Sharing my learnings from the book, The Janus Point by Julian Barbour
The Janus Point by Julian Barbour
In The Janus Point renowned physicist Julian Barbour presents a major new solution to one of the most profound questions in physics – what is time? – with ground-breaking implications for the origin and destiny of our universe.
- the direction of time is important to life. So it must be somehow enshrined in the laws of nature, right? Actually, as it turns out, it isn’t.
- among the most significant arrow of time is what’s called equilibration. It’s a process that leads to an equilibrium, and it’s easy to see in action – just take a glass of water, stick your finger in it, and twirl it around. After you take your finger out, the water will very quickly return to its original stillness.
- this process never happens in reverse. These phenomena are said to be time-asymmetric.
- At the microscopic level, all the laws of nature are time-reversal symmetric. We, however, are used to asymmetry, to a clear cause and effect, to a past and a future.
- Many physicists believe that the universe was in a state of extremely high order. Right there is where the Big Bang happened – and all time arrows began. But the author suggests a different explanation. He proposes that the Big Bang was not the birth of time, but just one very special location in time. He calls it the Janus point.
- Here’s the author’s argument: if you agree that the Big Bang happened amid some very special conditions, then you act in an arbitrary manner. To him, that betrays the very goal of science. So what’s the solution? It might come from something known as the Janus point theory. It’s named after the two-faced Roman god and imposes no special conditions whatsoever. Instead, this theory argues that the laws of the universe lead to a Janus point – a condition where the size of the universe either becomes zero or passes through a minimal value. Time approaches the Janus point as a single stream and then breaks off into two streams.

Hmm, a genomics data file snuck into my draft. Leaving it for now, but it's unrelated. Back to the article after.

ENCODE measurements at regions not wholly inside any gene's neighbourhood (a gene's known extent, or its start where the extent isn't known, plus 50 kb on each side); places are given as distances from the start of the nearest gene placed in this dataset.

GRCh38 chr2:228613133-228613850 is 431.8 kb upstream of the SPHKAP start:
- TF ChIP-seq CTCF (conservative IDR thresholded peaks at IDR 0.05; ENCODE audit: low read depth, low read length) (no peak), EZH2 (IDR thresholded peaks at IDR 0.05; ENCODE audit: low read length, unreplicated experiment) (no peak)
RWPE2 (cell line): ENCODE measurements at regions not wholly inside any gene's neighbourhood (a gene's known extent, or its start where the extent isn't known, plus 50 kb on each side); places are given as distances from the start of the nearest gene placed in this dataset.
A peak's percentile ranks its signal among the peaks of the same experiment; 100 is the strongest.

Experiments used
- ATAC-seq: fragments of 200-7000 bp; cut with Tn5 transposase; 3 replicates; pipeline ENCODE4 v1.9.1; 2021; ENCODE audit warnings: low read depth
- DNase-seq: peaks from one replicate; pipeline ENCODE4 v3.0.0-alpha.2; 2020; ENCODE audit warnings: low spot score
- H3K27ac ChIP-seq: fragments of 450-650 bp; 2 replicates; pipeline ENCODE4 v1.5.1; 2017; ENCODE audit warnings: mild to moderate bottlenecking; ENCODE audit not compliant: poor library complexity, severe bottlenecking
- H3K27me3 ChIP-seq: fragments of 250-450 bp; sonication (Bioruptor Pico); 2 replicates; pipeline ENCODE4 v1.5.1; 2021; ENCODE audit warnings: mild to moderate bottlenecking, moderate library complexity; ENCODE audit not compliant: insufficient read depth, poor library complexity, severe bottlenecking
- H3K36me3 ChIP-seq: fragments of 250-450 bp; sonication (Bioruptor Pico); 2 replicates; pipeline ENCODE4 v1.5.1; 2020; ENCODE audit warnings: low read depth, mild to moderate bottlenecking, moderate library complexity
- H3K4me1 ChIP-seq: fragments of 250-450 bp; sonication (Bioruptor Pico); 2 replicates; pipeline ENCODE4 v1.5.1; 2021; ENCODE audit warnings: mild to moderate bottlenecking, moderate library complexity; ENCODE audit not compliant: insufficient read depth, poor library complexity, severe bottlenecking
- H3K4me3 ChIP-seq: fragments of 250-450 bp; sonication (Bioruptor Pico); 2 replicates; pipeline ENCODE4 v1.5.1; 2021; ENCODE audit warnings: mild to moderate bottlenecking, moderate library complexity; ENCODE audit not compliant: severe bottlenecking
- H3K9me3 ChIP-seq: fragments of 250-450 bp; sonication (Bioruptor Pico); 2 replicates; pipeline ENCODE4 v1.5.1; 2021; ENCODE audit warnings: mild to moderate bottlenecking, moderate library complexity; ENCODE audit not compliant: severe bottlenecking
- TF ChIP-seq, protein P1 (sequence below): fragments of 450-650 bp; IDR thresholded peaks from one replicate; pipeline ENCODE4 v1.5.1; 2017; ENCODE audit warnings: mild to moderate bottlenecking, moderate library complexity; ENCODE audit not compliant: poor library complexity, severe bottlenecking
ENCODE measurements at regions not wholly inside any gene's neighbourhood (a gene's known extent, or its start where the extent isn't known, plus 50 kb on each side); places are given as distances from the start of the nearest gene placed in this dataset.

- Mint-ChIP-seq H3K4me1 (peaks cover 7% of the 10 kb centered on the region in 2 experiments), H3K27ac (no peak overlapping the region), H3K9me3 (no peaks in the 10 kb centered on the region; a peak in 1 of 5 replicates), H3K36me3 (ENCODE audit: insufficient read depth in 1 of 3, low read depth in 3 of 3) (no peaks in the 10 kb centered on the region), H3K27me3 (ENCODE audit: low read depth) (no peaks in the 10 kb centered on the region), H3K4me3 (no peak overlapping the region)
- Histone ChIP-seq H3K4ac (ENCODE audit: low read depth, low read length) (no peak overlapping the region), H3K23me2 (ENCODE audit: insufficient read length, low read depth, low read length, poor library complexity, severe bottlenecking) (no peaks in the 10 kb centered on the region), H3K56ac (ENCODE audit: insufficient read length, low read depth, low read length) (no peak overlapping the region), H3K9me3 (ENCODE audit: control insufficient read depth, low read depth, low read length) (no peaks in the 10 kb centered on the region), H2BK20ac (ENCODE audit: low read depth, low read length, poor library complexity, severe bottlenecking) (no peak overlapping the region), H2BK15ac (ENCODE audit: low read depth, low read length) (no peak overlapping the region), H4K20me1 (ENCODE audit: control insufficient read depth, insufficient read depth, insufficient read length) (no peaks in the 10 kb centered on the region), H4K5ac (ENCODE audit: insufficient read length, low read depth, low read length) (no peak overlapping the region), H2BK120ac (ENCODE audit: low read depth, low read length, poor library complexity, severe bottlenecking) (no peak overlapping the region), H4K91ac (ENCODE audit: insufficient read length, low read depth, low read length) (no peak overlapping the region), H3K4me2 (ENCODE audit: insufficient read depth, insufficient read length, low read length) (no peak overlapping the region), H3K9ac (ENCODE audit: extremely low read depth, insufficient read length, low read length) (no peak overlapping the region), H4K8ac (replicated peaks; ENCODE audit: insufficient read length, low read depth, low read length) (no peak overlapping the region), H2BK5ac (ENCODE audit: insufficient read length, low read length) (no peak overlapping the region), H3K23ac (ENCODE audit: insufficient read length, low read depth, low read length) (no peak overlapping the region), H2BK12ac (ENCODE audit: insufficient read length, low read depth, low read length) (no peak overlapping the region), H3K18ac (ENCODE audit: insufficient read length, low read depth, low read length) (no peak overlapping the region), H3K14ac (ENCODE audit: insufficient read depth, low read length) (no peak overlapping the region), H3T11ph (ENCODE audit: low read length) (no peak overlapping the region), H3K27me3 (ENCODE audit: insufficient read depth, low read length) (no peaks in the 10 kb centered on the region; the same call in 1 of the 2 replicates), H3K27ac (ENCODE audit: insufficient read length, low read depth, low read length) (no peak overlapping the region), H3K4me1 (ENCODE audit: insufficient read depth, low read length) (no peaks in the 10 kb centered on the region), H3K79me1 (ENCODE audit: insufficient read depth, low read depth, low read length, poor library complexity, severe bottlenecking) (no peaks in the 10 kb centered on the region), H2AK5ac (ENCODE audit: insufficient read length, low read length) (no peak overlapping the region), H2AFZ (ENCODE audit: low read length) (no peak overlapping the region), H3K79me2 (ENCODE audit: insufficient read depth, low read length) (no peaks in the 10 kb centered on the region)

- The Janus point theory also implies that the growth of the universe is not ruled by entropy but by complexity, a measure of structure or order.
- How will the universe end? There are several theories. The most popular is that of heat death. It has nothing to do with global warming – no, in fact it describes the direct opposite. This theory says that the universe will, eventually, reach maximal entropy. Heat will die out completely, and that will leave the universe so cold that motion – and by extension, all life as we know it – will simply cease to exist.
- If the universe isn’t in a box, it won’t seek equilibrium. And this means that we aren’t actually hurtling toward heat death. Instead, what we see is more particles clustering together, or complexity. And here on Earth, we also find the growth of structure everywhere. The rock that lies beneath us, with its multilayered strata, is proof of how complexity has increased over millions of years. On a more local level, the houses we build, and the towns and cities they turn into, are also records of continuously expanding complexity.